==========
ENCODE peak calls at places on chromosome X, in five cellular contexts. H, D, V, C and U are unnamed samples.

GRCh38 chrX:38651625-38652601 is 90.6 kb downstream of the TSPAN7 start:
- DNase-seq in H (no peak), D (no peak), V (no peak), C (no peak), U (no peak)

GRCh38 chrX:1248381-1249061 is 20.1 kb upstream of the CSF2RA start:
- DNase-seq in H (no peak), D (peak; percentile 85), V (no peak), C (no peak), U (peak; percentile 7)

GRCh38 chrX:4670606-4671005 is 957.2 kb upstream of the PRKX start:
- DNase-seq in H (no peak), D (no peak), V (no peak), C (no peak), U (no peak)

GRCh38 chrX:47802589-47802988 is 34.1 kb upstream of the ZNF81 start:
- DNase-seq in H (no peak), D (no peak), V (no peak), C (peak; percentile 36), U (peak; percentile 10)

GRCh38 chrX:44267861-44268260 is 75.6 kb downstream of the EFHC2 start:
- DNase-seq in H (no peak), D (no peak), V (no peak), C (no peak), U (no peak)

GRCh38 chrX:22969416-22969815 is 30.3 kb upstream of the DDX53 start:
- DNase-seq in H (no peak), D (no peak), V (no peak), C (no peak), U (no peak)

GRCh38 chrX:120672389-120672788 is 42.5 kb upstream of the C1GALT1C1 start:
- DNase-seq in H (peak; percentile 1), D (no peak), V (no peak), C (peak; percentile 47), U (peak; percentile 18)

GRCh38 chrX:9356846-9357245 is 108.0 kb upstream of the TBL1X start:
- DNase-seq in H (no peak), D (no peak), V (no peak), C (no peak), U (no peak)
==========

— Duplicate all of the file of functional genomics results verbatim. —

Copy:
ENCODE peak calls at places on chromosome X, in five cellular contexts. H, D, V, C and U are unnamed samples.

GRCh38 chrX:38651625-38652601 is 90.6 kb downstream of the TSPAN7 start:
- DNase-seq in H (no peak), D (no peak), V (no peak), C (no peak), U (no peak)

GRCh38 chrX:1248381-1249061 is 20.1 kb upstream of the CSF2RA start:
- DNase-seq in H (no peak), D (peak; percentile 85), V (no peak), C (no peak), U (peak; percentile 7)

GRCh38 chrX:4670606-4671005 is 957.2 kb upstream of the PRKX start:
- DNase-seq in H (no peak), D (no peak), V (no peak), C (no peak), U (no peak)

GRCh38 chrX:47802589-47802988 is 34.1 kb upstream of the ZNF81 start:
- DNase-seq in H (no peak), D (no peak), V (no peak), C (peak; percentile 36), U (peak; percentile 10)

GRCh38 chrX:44267861-44268260 is 75.6 kb downstream of the EFHC2 start:
- DNase-seq in H (no peak), D (no peak), V (no peak), C (no peak), U (no peak)

GRCh38 chrX:22969416-22969815 is 30.3 kb upstream of the DDX53 start:
- DNase-seq in H (no peak), D (no peak), V (no peak), C (no peak), U (no peak)

GRCh38 chrX:120672389-120672788 is 42.5 kb upstream of the C1GALT1C1 start:
- DNase-seq in H (peak; percentile 1), D (no peak), V (no peak), C (peak; percentile 47), U (peak; percentile 18)

GRCh38 chrX:9356846-9357245 is 108.0 kb upstream of the TBL1X start:
- DNase-seq in H (no peak), D (no peak), V (no peak), C (no peak), U (no peak)